Employers considering offering alcohol at holiday or recreational events need to consider the legal implications and possible liabilities they face for supplying employees with the substance. Although the practice is common, it can have devastating legal and financial outcomes when unregulated.
Employers Can Be Held Responsible
An example of employer liability is the case of Murton v. Marriott International, Inc., which was filed in the Fourth California Court of Appeals in 2009. The hotel company issued two drink tickets per employee at the company’s holiday party and further attempted to curb alcohol consumption by only offering beer and wine, according to Atkinson, Andelson Loya, Ruud & Romo Professional Law Corp. (AALRR).
However, after a review of the evidence, officials found that hotel servers did not comply with the company’s own consumption regulation policies and not only partook in consumption of hard alcohol with employees but also supplied liquor to Michael Landri, an employee who brought his own flask of hard alcohol.
Later in the evening, Landri left the party and drove home, ultimately striking another vehicle and killing the passenger. The parents of the victim filed suit against the hotel chain in a wrongful death suit after alleging the Marriott was the “respondeat superior,” meaning the employer held liability in the death. That claim was supported by the fact the company held the party, supplied the liquor and allowed the employee to drive home.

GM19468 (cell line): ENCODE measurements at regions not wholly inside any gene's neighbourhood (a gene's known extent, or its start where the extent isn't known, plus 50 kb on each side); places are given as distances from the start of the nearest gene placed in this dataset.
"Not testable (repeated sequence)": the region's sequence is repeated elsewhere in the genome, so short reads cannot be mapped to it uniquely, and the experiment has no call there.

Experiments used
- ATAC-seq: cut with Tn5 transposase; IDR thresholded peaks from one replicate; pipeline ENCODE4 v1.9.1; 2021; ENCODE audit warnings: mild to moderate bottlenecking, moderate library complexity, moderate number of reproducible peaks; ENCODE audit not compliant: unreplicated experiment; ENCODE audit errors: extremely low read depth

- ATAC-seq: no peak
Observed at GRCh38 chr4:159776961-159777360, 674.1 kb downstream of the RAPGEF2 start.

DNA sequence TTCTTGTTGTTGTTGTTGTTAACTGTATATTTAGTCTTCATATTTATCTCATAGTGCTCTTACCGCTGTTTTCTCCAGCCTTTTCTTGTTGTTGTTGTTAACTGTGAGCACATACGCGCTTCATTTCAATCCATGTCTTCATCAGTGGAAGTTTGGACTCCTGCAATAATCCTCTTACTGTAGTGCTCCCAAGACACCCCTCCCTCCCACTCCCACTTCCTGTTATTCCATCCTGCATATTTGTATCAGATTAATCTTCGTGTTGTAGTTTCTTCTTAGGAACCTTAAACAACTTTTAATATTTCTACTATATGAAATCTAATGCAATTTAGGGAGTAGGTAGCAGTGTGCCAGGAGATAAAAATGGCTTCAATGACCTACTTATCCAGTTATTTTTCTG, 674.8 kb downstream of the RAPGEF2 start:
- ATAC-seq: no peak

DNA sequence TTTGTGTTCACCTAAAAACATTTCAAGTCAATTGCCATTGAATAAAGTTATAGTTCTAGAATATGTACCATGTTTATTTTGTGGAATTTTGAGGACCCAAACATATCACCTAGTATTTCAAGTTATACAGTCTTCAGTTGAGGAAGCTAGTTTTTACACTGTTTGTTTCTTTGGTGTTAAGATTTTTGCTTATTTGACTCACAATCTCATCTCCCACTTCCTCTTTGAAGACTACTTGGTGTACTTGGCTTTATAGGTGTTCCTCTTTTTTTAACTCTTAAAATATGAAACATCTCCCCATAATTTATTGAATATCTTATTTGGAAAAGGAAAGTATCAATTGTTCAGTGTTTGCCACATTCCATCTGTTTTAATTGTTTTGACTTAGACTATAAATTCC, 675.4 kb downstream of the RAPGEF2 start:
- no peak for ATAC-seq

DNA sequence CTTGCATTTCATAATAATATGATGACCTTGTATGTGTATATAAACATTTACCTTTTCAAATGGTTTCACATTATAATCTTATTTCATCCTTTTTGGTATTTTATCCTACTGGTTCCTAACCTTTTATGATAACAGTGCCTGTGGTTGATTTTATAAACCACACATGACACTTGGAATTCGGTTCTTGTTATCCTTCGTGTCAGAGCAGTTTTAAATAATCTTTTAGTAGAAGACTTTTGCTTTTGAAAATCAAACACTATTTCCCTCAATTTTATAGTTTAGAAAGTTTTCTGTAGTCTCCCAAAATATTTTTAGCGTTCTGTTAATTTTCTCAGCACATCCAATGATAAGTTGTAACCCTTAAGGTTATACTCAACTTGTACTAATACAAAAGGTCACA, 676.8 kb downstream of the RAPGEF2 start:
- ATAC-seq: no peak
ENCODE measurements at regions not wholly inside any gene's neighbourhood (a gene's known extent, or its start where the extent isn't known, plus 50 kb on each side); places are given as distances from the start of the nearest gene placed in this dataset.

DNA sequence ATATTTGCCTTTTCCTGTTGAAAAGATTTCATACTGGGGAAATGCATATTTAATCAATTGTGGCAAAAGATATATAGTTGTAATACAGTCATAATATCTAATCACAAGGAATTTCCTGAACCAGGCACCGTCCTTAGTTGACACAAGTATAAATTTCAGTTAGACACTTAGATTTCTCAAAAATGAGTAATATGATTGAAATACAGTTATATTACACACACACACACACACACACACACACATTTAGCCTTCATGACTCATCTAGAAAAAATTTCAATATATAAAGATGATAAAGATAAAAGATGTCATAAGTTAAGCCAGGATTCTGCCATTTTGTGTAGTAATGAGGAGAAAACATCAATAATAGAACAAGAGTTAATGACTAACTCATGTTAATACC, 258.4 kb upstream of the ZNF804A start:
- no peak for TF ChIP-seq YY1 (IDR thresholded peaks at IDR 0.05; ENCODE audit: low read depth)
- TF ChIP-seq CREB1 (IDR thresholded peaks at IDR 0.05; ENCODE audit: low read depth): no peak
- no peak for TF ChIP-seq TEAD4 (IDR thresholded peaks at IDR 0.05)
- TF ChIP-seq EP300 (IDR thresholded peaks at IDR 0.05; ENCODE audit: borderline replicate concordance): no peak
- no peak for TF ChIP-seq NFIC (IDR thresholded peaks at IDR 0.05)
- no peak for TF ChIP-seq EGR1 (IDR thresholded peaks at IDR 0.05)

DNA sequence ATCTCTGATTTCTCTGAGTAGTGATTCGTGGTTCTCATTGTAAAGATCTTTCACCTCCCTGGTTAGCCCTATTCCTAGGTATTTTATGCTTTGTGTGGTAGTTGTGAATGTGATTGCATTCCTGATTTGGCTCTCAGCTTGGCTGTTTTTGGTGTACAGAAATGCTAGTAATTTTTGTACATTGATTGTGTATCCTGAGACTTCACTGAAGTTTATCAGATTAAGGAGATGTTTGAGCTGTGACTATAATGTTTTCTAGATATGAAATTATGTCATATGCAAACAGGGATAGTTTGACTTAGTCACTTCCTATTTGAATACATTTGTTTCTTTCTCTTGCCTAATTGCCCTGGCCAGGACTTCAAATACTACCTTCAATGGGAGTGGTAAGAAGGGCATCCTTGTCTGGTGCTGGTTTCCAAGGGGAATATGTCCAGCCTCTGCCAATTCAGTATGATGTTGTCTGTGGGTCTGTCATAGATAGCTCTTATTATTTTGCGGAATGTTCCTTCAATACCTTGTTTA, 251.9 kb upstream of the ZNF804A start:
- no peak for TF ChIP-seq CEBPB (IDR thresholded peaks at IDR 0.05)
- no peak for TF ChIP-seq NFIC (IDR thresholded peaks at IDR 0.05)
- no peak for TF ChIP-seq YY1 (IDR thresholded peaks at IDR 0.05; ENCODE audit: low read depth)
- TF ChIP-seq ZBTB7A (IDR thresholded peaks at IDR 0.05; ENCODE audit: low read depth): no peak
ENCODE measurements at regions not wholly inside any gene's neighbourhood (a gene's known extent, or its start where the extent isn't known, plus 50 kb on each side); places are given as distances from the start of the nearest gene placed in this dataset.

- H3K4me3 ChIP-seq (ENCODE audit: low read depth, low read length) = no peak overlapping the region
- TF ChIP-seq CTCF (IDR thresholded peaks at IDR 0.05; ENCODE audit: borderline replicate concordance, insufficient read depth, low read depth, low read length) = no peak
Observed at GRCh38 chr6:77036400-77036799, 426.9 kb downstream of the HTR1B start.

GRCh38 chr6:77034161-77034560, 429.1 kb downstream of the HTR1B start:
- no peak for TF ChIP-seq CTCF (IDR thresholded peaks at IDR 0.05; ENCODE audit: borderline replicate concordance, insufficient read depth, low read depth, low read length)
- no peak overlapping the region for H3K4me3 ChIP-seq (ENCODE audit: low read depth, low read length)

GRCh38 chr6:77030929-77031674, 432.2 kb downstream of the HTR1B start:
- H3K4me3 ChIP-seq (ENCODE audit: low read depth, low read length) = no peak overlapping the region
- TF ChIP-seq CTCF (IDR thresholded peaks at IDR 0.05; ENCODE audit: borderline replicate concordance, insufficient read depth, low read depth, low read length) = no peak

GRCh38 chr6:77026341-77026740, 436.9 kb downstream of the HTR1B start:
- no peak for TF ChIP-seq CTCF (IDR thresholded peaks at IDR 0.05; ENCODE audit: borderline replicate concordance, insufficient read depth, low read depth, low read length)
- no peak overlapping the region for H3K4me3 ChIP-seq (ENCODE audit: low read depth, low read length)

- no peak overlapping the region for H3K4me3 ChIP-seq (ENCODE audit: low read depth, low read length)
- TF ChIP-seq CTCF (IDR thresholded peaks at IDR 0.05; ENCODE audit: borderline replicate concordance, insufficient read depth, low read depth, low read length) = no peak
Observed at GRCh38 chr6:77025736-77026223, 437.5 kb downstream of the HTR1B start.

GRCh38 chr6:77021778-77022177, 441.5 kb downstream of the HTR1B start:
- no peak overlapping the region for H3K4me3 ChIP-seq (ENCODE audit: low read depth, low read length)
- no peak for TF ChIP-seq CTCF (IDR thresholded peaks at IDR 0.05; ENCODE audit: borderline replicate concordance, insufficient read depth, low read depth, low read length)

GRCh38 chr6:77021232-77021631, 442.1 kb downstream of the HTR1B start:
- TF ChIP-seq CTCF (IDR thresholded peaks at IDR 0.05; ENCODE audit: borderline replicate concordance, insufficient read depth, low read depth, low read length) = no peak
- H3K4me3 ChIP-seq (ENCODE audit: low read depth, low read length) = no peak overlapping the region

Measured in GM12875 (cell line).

Other governments have enacted legislation that covers alcohol-related liabilities, such as Pennsylvania’s Dram Shop Act. However, those provisions only apply to establishments like restaurants or bars where alcohol is provided by servers for money, according to JD Supra.
This means employers are floating in a gray area where their protection against wrongful death lawsuits, charges for property damage and serving minors are dictated by their insurance policies such as professional liability and workers’ compensation.
Other Alcohol Liabilities
In addition to the aforementioned risks, employers must also consider the possibility of sexual harassment and other lewd or unwanted sexual behavior that can arise as a result of intoxication, Journal Star reported. Title VII of the Civil Rights Act of 1964 prohibits sexual discrimination and harassment in the workplace and can find negligent employers liable for incidents that occur at holiday or other work-sponsored events. Even situations that would be protected under Title VII that occur off work premises after an event can still be considered negligent on the employer’s part.